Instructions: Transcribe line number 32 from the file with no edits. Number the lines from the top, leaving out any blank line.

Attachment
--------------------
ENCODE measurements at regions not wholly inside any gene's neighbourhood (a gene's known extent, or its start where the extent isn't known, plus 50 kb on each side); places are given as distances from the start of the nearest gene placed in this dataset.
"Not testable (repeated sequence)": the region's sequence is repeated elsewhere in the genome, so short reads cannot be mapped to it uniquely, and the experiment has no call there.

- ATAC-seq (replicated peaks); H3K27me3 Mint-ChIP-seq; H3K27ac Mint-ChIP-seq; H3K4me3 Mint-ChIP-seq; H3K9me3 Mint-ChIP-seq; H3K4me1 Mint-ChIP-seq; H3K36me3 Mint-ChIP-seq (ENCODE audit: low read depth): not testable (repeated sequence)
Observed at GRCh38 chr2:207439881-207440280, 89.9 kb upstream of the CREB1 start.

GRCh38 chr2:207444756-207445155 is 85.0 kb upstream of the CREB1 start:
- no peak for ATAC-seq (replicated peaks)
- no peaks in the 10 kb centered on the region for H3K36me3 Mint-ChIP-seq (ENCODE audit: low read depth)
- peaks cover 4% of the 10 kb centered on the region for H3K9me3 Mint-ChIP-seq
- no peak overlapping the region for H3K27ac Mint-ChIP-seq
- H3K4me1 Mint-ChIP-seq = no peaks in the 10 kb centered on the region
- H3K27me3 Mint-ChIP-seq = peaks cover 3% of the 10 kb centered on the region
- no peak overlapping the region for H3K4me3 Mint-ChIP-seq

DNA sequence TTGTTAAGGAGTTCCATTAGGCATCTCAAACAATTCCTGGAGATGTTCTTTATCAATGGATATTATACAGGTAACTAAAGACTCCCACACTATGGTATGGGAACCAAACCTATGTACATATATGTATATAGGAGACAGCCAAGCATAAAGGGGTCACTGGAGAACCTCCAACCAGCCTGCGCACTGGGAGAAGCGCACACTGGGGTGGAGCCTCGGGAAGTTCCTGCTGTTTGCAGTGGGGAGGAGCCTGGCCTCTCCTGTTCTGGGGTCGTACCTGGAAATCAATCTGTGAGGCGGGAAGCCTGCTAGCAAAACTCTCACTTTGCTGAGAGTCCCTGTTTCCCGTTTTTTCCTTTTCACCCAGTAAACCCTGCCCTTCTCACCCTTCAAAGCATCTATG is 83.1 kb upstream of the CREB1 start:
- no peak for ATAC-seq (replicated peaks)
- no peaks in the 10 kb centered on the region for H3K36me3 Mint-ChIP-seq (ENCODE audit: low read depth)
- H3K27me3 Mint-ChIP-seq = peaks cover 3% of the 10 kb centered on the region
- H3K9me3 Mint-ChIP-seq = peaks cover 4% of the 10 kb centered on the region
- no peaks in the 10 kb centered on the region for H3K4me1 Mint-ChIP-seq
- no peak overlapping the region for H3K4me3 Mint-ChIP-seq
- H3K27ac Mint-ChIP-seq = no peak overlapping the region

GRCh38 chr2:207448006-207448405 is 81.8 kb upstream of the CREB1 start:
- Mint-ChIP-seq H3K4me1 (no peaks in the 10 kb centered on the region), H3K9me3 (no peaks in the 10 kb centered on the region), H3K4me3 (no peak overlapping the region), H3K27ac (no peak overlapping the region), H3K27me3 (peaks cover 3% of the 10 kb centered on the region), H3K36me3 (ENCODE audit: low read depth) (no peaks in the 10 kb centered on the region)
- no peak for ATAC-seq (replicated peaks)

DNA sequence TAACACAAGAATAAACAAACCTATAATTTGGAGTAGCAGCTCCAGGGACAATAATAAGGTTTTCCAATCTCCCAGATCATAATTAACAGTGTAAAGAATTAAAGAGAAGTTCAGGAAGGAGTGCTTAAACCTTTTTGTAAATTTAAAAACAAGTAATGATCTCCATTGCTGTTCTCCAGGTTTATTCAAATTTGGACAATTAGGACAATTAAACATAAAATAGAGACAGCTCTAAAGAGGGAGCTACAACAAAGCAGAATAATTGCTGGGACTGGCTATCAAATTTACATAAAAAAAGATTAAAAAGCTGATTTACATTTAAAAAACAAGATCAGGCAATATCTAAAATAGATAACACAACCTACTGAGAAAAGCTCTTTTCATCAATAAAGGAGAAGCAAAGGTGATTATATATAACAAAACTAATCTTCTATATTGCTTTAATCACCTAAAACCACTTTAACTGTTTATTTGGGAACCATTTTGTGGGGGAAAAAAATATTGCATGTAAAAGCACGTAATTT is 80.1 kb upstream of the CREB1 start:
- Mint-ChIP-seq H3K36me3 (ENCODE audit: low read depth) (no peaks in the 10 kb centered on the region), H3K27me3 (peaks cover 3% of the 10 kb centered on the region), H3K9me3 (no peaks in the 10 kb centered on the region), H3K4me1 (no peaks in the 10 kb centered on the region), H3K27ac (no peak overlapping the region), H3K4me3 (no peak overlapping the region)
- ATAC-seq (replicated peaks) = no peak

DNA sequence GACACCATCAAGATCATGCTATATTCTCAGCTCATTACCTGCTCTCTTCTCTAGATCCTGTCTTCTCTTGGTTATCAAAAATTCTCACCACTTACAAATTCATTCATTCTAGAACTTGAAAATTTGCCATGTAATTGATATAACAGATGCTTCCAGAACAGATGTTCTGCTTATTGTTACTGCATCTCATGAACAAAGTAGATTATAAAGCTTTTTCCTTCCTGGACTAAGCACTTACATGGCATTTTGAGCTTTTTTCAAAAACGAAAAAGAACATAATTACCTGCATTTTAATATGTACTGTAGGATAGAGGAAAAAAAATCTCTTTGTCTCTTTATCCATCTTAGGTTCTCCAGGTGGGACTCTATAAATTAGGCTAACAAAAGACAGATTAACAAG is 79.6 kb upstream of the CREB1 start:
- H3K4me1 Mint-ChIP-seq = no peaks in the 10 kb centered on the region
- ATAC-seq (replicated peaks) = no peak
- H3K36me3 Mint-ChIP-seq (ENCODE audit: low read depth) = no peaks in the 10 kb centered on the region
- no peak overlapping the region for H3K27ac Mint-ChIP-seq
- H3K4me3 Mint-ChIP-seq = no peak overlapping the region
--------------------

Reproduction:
- H3K4me3 Mint-ChIP-seq = no peak overlapping the region